William studied the room around him. Some of Asher's clothes hung on a peg next to the bed. His extra pair of shoes rested beneath. Asher was always very tidy. William held his breath and listened for his brother's voice, his hearty laugh. There was only silence. No longer would he hear of Asher's tales of glory, of heroic deeds done by the men of the Virginia militia. Asher was William's true hero and a growing legend in the Virginia farming community along the Roanoke River. A marksman, his nineteen-year-old brother had fought alongside "Old Waggoner," the brilliant and daring General Daniel Morgan, at the Battle of Cowpens. He had braved the cavalry assault of the cruel and despised Colonel Banastre Tarleton, one of the most feared British commanders, who'd run roughshod through Virginia and the Carolinas. Men like Asher had handed Tarleton his worst defeat that cold January day in North Carolina and, in just one hour of battle, had lifted the spirits of a tired revolution-a revolution that was now six years old. In all the terrible times of the war, the struggles to break from Great Britain, and the stranglehold King George III had on America, there had been few victories. Cowpens was one of them.
"Asher Tuck, the hero of Cowpens," whispered William. And what of himself? Compared to his brother, he was nothing special, he thought. Just a sandy-haired, brown-eyed boy of twelve years, lean and strong from working the farm. He was no one of consequence. And Asher? He'd fought and died today. For what? He shook away the questions.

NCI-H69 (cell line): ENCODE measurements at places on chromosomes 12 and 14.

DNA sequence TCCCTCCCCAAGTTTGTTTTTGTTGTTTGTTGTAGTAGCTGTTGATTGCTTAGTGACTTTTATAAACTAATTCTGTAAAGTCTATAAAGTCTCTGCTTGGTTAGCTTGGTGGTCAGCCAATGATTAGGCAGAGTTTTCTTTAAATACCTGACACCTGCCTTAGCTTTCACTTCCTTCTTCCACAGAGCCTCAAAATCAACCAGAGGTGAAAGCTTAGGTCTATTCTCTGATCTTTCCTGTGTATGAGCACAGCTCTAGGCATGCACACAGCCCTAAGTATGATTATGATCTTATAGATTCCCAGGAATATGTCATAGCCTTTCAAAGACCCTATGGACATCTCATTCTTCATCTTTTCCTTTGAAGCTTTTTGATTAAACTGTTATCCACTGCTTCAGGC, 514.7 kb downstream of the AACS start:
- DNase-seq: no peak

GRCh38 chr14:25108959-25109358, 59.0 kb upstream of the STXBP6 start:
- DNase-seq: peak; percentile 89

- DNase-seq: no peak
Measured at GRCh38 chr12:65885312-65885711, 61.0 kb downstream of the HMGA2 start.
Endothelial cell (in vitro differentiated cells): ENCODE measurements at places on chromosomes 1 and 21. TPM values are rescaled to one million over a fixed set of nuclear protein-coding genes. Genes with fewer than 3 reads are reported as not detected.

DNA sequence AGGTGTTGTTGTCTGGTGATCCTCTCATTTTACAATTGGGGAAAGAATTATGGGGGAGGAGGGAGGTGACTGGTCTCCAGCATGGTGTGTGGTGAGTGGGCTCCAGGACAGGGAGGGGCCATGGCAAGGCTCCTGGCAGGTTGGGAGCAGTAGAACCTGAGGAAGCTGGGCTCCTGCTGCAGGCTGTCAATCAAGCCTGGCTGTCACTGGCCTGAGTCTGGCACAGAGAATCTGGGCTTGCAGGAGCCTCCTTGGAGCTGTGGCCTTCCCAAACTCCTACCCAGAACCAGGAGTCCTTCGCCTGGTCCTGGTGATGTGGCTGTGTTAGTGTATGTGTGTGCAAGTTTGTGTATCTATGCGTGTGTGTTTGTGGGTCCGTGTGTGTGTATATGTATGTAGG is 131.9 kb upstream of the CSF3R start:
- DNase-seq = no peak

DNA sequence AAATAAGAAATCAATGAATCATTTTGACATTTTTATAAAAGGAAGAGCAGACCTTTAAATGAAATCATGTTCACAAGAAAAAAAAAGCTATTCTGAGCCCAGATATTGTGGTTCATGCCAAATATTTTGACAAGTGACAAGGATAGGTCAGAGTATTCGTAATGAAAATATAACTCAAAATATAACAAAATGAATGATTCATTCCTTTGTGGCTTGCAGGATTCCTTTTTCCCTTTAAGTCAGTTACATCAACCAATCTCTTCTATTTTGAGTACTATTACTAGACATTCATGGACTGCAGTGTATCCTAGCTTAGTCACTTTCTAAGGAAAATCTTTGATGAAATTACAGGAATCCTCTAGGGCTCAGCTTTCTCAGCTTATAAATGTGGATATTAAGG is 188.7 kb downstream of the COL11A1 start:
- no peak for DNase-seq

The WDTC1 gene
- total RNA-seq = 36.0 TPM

William slowly sat up on the bed as Bo, the bloodhound, came in for some attention. He leaned over and held the old dog's sad face in his hands and stroked the floppy ears. William reached down for one of Asher's shoes. He pulled out the stocking inside and rolled it up his foot. Then he tried on the shoe, but it was too big. He placed it next to the other one and picked up the jackknife that lay on the stump that rested between the two rope beds. He ached as he pulled out the blade; Asher had promised to give it to William for his thirteenth birthday, which was six months away. Asher had always been doing things for William. William longed to do something in return. But his brother was gone. There was nothing.